How to choose the right photographer for your needs.
As a follow up to my last blog post, here is my advice on tips to finding the right photographer for your needs. I realize that not everyone can afford to pay “a lot of money” for a professional photographer, but when is it worth it and how much is it worth to you? Here are a few tips to help you make a decision:
1) Referrals are great! Currently 90% of my business is from referrals. If your friends or family had a great experience with a photographer, and they are happy with the results then it may be something to look into. Be caution though, Art is subjective! Someone else’s idea of an amazing photo, isn’t necessarily yours! Look at the photographer’s website, call them up for a phone consultation, analyze their work. See if it is YOUR style!
2) Check out their website! Does the photographer’s website show a variety of photos and subjects on the site, or do they show a lot of photos of the same people? When most photographers are just starting out, they have a limited portfolio. Building a portfolio takes time so if you notice the same families, kids or subjects in all galleries of the website it is probably a good sign that the photographer doesn’t have a lot of experience under their belt.
3) Specialty. You may have an idea in mind of what kind of photos you would like taken of your newborn baby perhaps, or your children. Maybe you need a family portrait, or a portrait of your family pet. Look for a photographer that specializes in what you want. If they claim a specialty, it is most likely because they have a passion for that subject and have a lot of experience shooting it.
4) Pricing? Price hunting is great…I do it all the time. I like to get the best deal for my hard earned money! Just keep in mind a few things when looking at pricing:
a) the proper photography gear is very expensive,
b) studio equipment is also very expensive,
c) training cost time and money (believe it or not…it’s not just the nice camera that does all the work),
d) your photo shoot doesn’t end after the hour or two you spend with the photographer…there is at least 4 hours worth of work afterwards in front of the computer editing and creating the art,
If you do decide to go with the less expensive photographer who is offering you a full resolution disc, a session for next to nothing and possibly even proofs…you probably have someone who is not that experienced and is working on building their portfolio. There is absolutely nothing wrong with that, you may be thrilled with the results as there are plenty of talented photographers out there who are starting out and produce amazing work. Everyone has to start somewhere, and it is all practice to make perfect (or as close to perfect as we can get).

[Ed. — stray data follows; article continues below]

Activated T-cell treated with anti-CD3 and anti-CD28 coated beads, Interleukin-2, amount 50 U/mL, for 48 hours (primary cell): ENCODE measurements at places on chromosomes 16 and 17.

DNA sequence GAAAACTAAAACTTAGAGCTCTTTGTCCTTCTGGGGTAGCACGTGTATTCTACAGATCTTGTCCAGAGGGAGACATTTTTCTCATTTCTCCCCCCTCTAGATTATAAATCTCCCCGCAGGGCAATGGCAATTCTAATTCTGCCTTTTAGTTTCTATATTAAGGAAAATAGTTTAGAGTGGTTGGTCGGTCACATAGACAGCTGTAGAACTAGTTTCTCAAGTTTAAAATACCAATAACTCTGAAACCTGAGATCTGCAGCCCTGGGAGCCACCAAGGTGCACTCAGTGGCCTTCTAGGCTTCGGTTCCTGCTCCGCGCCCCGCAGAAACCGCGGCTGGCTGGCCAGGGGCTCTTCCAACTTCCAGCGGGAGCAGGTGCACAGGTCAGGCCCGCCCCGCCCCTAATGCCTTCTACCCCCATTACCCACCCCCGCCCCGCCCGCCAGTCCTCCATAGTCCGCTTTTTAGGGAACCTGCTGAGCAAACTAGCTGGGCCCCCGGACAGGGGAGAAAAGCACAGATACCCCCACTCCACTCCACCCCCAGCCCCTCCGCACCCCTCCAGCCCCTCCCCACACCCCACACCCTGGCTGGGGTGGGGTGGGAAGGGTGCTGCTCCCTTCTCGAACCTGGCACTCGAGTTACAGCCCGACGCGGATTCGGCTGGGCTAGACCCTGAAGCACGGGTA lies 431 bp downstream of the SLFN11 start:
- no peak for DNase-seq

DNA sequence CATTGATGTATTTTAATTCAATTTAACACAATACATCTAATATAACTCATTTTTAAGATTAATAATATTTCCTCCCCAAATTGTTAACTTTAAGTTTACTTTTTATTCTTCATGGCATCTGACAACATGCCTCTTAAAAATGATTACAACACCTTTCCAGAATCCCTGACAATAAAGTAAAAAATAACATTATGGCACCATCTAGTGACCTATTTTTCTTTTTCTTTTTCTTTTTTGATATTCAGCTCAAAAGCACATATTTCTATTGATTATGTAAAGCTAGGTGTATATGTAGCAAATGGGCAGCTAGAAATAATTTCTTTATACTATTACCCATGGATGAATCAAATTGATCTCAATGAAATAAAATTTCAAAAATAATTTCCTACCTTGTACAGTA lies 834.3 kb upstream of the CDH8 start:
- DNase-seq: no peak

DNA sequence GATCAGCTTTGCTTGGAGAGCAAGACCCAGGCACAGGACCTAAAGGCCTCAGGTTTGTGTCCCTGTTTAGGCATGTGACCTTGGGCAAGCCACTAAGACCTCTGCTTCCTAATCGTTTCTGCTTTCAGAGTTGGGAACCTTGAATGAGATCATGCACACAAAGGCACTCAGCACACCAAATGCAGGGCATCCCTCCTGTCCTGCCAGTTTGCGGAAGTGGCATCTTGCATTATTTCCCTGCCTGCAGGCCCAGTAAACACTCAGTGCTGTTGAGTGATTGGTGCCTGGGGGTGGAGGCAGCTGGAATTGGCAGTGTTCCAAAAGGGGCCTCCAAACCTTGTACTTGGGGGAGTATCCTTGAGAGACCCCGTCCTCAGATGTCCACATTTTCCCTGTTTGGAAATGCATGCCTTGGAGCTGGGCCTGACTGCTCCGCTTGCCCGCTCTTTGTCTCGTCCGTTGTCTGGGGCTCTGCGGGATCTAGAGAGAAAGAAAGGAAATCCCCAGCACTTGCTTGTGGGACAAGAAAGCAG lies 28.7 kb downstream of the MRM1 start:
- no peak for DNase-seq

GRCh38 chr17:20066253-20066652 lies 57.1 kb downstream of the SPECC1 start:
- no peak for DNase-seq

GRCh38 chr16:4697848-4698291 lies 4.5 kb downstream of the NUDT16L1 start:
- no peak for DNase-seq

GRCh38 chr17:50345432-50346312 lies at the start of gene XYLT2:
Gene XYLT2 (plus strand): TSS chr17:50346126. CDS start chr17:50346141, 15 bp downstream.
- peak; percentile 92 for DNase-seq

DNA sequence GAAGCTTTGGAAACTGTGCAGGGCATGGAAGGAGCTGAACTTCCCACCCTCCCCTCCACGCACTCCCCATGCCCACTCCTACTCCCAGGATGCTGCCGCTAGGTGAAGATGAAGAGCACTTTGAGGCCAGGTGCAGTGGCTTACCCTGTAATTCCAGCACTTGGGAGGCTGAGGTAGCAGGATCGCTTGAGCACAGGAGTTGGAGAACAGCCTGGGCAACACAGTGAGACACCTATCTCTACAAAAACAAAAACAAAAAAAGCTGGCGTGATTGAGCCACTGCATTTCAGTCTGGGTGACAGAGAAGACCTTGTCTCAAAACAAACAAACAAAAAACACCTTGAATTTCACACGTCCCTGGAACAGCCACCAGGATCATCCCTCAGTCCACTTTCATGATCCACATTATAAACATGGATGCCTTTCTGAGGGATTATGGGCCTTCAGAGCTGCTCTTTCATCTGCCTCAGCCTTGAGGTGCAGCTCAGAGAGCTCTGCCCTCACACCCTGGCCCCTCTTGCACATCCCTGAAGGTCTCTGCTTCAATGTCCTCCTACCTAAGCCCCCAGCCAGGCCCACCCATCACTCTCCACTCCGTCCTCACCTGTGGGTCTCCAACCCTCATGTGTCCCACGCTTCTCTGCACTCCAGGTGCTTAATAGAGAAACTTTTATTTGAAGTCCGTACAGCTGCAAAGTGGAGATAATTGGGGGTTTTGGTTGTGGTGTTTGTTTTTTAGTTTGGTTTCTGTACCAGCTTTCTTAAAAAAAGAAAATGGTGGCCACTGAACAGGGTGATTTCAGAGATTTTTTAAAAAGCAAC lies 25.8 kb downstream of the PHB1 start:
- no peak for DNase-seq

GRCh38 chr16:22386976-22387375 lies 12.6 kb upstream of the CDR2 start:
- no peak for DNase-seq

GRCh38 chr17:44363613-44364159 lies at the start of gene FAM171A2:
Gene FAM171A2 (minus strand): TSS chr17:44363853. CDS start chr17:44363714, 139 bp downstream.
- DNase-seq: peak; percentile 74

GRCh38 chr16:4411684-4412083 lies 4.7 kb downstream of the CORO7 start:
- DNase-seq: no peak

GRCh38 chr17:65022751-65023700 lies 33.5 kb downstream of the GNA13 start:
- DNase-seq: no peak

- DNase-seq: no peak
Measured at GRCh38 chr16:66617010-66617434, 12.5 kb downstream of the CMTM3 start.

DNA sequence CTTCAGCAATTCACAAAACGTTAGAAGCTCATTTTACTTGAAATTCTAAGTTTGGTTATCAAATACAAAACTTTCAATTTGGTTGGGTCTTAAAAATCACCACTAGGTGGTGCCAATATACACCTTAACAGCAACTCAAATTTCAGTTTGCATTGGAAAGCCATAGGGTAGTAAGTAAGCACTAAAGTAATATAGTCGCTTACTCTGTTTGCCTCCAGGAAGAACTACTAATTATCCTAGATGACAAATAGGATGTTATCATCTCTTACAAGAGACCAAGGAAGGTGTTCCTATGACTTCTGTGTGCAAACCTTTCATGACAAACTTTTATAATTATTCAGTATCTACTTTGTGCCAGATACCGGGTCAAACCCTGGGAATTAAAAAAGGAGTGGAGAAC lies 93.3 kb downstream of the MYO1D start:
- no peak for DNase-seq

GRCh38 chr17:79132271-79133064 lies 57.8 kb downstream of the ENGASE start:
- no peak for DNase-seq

5) Personality: Probably the most important part of the end result of the session. If the photographer is outgoing, likes children/animals/babies/people and you feel some sort of connection with them, then it is most likely the right fit. As a photographer, having a connection with your client and getting to know them over the phone before hand, or in person at the first meeting is the best start to the session and will be sure to get results. If a photographer can connect with the subject, it will reflect through the lens and onto print.
6) BLOG: Read their blog. A photographer’s blog is usually where you will find the most up to date photos and information. Their website is most likely going to stay the same, but a blog is where most photographers will have their most up to date information, photos, session samples, and what’s on their mind.
Keep these things in mind when you are choosing the right photographer for your needs, and don’t be shy to give them a call and get a consultation over the phone. Getting to know my clients either by email, phone conversation on in person is a great way to start up a good raporte and will make a big difference in the comfort level when the big day comes. Knowing my subject and the goal of the session starts things off on the right foot, makes everyone more comfortable and is a good step to an end result that everyone will like.
On the phone ask questions like:
What is your photography style?
Do you shoot in black and white or color?
How many shots do you take in one session?
What should I wear? Is there time for wardrobe changes?
Should I bring snacks for my kids? How long will the session take?
Where do you prefer to shoot? Outdoors? Indoors? Studio? My house?
Can you email me a few of your most recent (maternity) pictures?
Do you have a blog?
Hopefully that helps you make the right decision for you! Please feel free to email me with any questions and or comments!
Here are a few examples of my most recent work:
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